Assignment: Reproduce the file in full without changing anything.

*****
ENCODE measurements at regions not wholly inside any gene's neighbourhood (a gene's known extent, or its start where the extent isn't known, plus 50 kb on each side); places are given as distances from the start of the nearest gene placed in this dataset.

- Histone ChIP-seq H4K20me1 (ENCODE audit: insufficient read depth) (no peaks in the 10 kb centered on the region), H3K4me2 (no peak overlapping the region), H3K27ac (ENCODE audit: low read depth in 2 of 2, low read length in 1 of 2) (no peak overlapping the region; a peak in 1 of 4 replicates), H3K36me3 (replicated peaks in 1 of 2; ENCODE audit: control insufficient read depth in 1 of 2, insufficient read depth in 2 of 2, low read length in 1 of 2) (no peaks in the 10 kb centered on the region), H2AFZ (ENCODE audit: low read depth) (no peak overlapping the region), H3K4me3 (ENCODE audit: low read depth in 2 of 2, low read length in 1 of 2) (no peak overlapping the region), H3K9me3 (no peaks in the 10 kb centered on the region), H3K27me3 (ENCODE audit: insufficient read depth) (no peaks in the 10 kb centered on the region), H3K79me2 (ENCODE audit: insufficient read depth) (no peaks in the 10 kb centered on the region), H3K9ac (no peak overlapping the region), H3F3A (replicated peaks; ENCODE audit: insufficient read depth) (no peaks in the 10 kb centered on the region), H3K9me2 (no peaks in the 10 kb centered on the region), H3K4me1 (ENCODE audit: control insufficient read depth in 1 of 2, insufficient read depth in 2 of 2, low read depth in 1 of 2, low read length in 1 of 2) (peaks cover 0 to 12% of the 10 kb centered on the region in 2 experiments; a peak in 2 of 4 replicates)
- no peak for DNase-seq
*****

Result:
ENCODE measurements at regions not wholly inside any gene's neighbourhood (a gene's known extent, or its start where the extent isn't known, plus 50 kb on each side); places are given as distances from the start of the nearest gene placed in this dataset.

- Histone ChIP-seq H4K20me1 (ENCODE audit: insufficient read depth) (no peaks in the 10 kb centered on the region), H3K4me2 (no peak overlapping the region), H3K27ac (ENCODE audit: low read depth in 2 of 2, low read length in 1 of 2) (no peak overlapping the region; a peak in 1 of 4 replicates), H3K36me3 (replicated peaks in 1 of 2; ENCODE audit: control insufficient read depth in 1 of 2, insufficient read depth in 2 of 2, low read length in 1 of 2) (no peaks in the 10 kb centered on the region), H2AFZ (ENCODE audit: low read depth) (no peak overlapping the region), H3K4me3 (ENCODE audit: low read depth in 2 of 2, low read length in 1 of 2) (no peak overlapping the region), H3K9me3 (no peaks in the 10 kb centered on the region), H3K27me3 (ENCODE audit: insufficient read depth) (no peaks in the 10 kb centered on the region), H3K79me2 (ENCODE audit: insufficient read depth) (no peaks in the 10 kb centered on the region), H3K9ac (no peak overlapping the region), H3F3A (replicated peaks; ENCODE audit: insufficient read depth) (no peaks in the 10 kb centered on the region), H3K9me2 (no peaks in the 10 kb centered on the region), H3K4me1 (ENCODE audit: control insufficient read depth in 1 of 2, insufficient read depth in 2 of 2, low read depth in 1 of 2, low read length in 1 of 2) (peaks cover 0 to 12% of the 10 kb centered on the region in 2 experiments; a peak in 2 of 4 replicates)
- no peak for DNase-seq